* It is but little known, that a female bore a conspicuous share in the events of the 5th July, 1807. This lady was the wife of Captain O'Gorman, who married her at the Mauritius, and brought the

consequent result, was disgraceful to the British flag, and terminated in withdrawing our troops from the country. The shame of defeat, added to the fascinating manners of the females, induced several hundred of our men to abandon their colours, and enrol themselves in the Spanish cause. Whole companies of artillery, cavalry, and grenadiers, were formed of English deserters; and these materially assisted, among the troops, in hastening the event which afterwards took place..

When the French army was defeated by the English, and Spain shook off the fetters of Napoleon, the colonies once more entered into an amicable treaty with Great Britain, and a commercial intercourse was speedily opened, but the spirit of freedom had gone abroad. The period arrived for action-the Viceroy and Cabilda were deposed, and a change effected without a single casualty, which is the more remarkable from the sanguinary murders that had so recently and repeatedly taken place. The Junta were assembled, and a deputy dispatched to the British court, in the Mutine English sloop of war. From that time civil discord has ravaged Buenos Ayres, but we look forward with expectation, when animosity shall cease, and this province will become a free and powerful state.

The conquest of Mexico by Cortez, and the reduction of Peru and Chili by Pizarro and Almagro, placed nearly the whole of South America under the dominion of the Spaniards; and the immense treasures which these places yielded, offered too powerful a temptation to be resisted by adventurers who had nothing to lose, and every thing to gain. The resistance of the natives was long and arduous; and the history of the wars presents a series of wonderful achievements, and personal bravery, almost surpassing credibility : but European science prevailed, and the Spaniards were fixed in their possessions,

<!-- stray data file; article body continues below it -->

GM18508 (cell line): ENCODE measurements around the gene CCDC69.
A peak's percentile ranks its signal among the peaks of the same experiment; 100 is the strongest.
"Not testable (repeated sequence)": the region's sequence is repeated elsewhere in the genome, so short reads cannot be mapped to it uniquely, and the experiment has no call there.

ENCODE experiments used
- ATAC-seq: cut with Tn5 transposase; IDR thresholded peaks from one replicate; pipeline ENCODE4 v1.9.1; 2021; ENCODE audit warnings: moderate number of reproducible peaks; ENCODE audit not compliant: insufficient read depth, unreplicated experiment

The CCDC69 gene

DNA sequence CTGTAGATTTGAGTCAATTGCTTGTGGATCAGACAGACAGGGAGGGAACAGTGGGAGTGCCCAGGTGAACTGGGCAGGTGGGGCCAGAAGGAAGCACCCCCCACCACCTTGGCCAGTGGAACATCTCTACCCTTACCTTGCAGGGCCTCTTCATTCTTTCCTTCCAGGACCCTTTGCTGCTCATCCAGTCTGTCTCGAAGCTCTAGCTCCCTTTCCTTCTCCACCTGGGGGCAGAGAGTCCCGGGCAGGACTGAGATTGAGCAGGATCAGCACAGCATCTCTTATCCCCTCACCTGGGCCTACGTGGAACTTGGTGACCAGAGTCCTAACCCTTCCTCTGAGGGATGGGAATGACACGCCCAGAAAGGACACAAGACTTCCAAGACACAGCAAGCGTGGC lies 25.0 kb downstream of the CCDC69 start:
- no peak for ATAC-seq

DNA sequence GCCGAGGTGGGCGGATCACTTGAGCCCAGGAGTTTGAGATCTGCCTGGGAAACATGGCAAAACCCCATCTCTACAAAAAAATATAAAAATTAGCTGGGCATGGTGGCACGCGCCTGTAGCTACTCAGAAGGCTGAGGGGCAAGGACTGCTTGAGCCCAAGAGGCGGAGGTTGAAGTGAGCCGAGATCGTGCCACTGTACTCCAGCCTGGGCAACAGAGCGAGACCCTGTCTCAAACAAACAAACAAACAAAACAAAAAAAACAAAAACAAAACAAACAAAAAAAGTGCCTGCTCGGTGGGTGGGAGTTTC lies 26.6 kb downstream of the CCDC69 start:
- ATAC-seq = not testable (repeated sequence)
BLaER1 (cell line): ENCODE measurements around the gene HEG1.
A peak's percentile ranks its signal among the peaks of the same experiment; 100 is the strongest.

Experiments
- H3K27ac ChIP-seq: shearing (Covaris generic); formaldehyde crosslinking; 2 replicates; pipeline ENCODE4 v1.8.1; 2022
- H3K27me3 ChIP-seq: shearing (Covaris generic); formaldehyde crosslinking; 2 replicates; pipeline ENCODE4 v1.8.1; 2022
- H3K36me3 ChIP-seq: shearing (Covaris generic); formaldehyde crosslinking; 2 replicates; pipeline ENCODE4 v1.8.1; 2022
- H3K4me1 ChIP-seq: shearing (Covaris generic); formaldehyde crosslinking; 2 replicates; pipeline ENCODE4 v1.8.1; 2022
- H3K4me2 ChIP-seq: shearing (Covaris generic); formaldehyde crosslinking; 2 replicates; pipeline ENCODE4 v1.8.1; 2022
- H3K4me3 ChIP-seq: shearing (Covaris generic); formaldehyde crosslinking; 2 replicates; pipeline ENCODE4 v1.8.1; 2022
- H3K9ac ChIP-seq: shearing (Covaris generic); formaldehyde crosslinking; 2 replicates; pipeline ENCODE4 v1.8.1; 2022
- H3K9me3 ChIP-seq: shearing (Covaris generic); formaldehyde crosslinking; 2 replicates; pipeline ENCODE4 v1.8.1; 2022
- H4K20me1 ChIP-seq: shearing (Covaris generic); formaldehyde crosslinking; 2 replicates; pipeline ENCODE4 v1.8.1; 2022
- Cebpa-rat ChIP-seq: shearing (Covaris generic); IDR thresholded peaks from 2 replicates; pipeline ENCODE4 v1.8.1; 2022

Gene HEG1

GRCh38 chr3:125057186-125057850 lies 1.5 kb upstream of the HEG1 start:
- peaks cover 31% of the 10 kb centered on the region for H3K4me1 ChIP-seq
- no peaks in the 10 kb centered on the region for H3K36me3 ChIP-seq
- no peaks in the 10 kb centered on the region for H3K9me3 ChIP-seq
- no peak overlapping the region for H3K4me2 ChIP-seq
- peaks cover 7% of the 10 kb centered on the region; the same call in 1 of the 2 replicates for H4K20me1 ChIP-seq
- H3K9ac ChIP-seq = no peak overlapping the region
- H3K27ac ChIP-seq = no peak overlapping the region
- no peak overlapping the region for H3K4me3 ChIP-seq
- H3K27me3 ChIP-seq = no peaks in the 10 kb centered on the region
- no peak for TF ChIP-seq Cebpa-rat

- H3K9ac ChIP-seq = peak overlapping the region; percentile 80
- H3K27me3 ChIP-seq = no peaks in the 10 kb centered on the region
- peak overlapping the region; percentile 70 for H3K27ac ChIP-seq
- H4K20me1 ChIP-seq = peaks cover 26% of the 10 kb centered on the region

family, consisting of her mother, sister, and brothers, to Buenos Ayres. A previous acquaintance with General Liniers (she was French) was renewed, and scandal was busy in propagating rumours. Few women possessed a more unbounded knowledge of state intrigue, or were better calculated to meet the emergency of the moment. With a masculine mind, her manners were elegant and fascinating, but when provoked, the flash of her eye was terrible, and the thunder of her oratory confounding. Her brothers served on the day of battle, and one of them received the surrender of General Crawford. She herself, habited in the superb dress of an hussar, rode by the side of Liniers, during the contest, animating the Spaniards, and occasionally directing the operations. On the suspension of hostilities, this Amazon galloped through the scene of carnage, put a stop to the work of destruction, and provided for the wounded soldiers of the British army.

After the Spaniards had established themselves at Lima, and along the coast, an intercourse was kept up with the Philippine islands; and a ship, laden with treasure, sailed regularly to and from the port of Acapulco, in Mexico, to Manilla, in the China Sea. These treasure-ships proved too irresistible to pass unnoticed by adverse nations. The Buccaneers were the first who considered themselves entitled to the office of Tellers of the Exchequer for the southern ocean, and the galleon (as she was called) frequently fell into their hands. On the suppression of the Buccaneers, however, the Spaniards enjoyed their traffic unmolested, unless, sometimes, a British vessel hove in sight; and, unable to stand the temptation, borrowed a few of their pieces of eight, without signing a bond for the repayment.